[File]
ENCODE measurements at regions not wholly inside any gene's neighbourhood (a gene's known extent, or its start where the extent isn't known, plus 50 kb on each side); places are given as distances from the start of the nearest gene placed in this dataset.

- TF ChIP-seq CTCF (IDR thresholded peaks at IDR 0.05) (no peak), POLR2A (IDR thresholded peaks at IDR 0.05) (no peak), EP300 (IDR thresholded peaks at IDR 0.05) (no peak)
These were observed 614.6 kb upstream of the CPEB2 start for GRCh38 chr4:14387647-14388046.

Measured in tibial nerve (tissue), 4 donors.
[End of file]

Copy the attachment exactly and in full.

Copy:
ENCODE measurements at regions not wholly inside any gene's neighbourhood (a gene's known extent, or its start where the extent isn't known, plus 50 kb on each side); places are given as distances from the start of the nearest gene placed in this dataset.

- TF ChIP-seq CTCF (IDR thresholded peaks at IDR 0.05) (no peak), POLR2A (IDR thresholded peaks at IDR 0.05) (no peak), EP300 (IDR thresholded peaks at IDR 0.05) (no peak)
These were observed 614.6 kb upstream of the CPEB2 start for GRCh38 chr4:14387647-14388046.

Measured in tibial nerve (tissue), 4 donors.